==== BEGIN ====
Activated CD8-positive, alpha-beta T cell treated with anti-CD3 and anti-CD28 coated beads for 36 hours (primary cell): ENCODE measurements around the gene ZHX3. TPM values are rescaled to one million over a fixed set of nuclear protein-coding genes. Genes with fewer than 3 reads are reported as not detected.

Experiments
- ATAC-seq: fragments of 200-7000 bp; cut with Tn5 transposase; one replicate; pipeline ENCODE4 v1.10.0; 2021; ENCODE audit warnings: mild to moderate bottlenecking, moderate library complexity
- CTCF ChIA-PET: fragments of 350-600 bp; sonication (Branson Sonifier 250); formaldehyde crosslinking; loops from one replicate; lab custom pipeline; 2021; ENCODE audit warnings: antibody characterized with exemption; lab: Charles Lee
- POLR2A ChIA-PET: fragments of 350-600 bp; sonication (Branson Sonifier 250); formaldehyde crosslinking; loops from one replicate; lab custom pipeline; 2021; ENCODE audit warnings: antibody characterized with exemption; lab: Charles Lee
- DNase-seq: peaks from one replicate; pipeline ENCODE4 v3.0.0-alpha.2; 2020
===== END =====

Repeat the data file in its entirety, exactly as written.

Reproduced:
Activated CD8-positive, alpha-beta T cell treated with anti-CD3 and anti-CD28 coated beads for 36 hours (primary cell): ENCODE measurements around the gene ZHX3. TPM values are rescaled to one million over a fixed set of nuclear protein-coding genes. Genes with fewer than 3 reads are reported as not detected.

Experiments
- ATAC-seq: fragments of 200-7000 bp; cut with Tn5 transposase; one replicate; pipeline ENCODE4 v1.10.0; 2021; ENCODE audit warnings: mild to moderate bottlenecking, moderate library complexity
- CTCF ChIA-PET: fragments of 350-600 bp; sonication (Branson Sonifier 250); formaldehyde crosslinking; loops from one replicate; lab custom pipeline; 2021; ENCODE audit warnings: antibody characterized with exemption; lab: Charles Lee
- POLR2A ChIA-PET: fragments of 350-600 bp; sonication (Branson Sonifier 250); formaldehyde crosslinking; loops from one replicate; lab custom pipeline; 2021; ENCODE audit warnings: antibody characterized with exemption; lab: Charles Lee
- DNase-seq: peaks from one replicate; pipeline ENCODE4 v3.0.0-alpha.2; 2020